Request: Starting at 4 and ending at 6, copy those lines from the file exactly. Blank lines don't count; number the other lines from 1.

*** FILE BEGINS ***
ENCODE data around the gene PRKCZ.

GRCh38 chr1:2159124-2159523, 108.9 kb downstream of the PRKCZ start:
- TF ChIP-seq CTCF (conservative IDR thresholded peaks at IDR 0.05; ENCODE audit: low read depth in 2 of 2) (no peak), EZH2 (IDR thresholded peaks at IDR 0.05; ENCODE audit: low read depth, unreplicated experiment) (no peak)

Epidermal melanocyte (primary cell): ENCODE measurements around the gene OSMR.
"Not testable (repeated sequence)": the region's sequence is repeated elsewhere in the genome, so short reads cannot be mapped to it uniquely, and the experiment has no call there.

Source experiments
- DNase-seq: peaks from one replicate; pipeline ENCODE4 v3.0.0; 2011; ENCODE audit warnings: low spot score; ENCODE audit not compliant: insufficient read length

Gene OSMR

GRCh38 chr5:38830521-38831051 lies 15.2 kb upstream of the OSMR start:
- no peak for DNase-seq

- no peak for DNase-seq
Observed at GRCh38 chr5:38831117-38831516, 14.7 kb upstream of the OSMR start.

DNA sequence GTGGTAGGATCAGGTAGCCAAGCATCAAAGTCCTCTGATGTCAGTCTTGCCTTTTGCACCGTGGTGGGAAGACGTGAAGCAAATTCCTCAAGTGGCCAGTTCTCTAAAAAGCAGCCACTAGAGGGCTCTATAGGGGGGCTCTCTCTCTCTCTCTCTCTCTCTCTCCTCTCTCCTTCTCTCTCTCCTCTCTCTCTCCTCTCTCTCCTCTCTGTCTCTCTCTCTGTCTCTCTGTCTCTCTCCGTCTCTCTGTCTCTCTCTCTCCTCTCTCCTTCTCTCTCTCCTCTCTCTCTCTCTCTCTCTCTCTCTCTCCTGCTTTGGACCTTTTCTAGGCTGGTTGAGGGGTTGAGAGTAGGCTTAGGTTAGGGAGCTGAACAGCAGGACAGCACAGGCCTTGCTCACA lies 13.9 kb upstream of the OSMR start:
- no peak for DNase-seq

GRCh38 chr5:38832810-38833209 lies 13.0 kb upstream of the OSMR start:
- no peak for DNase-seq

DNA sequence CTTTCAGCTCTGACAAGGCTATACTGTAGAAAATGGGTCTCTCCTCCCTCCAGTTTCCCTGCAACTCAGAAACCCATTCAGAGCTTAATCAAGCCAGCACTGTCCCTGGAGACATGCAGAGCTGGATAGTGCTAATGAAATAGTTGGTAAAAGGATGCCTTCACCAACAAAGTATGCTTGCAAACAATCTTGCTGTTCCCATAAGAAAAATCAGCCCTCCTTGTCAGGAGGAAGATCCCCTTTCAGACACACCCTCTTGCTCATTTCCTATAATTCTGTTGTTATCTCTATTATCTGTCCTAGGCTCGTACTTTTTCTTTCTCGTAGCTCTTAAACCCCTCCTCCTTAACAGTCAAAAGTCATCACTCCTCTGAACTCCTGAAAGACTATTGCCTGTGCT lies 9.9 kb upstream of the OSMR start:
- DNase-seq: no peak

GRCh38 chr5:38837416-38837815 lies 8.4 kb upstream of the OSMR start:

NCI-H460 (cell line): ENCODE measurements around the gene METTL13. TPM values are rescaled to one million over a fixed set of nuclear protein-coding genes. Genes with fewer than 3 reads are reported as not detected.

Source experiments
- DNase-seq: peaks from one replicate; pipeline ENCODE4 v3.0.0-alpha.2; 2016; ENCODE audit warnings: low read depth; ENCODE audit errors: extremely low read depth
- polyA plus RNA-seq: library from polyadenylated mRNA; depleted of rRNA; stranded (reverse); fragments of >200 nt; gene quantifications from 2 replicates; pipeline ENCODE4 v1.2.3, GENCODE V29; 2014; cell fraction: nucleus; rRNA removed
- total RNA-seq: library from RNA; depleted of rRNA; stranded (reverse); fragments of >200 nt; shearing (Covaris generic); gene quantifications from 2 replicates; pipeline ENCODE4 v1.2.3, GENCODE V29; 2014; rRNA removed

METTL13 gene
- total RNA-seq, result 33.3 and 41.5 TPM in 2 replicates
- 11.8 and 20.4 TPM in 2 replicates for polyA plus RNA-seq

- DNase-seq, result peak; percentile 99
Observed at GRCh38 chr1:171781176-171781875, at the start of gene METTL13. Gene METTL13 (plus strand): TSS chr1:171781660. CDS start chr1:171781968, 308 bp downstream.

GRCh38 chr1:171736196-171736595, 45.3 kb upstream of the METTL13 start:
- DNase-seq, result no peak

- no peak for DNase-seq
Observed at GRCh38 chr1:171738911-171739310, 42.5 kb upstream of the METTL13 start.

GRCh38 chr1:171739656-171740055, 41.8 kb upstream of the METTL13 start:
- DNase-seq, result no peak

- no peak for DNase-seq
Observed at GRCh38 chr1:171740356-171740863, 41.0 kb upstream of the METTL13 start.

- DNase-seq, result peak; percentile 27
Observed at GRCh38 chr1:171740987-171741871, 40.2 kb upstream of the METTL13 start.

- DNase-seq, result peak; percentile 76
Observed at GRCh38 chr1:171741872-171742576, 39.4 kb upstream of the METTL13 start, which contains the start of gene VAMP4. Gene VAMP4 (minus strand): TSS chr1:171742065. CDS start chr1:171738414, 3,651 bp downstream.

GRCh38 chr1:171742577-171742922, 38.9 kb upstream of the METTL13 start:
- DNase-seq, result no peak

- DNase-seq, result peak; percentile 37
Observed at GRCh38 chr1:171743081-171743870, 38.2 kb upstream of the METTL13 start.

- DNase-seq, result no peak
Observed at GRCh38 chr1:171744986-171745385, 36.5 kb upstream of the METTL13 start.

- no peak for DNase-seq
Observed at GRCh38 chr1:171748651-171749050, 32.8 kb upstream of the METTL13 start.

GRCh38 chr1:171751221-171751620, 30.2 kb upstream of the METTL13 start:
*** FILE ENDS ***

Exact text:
Epidermal melanocyte (primary cell): ENCODE measurements around the gene OSMR.
"Not testable (repeated sequence)": the region's sequence is repeated elsewhere in the genome, so short reads cannot be mapped to it uniquely, and the experiment has no call there.

Source experiments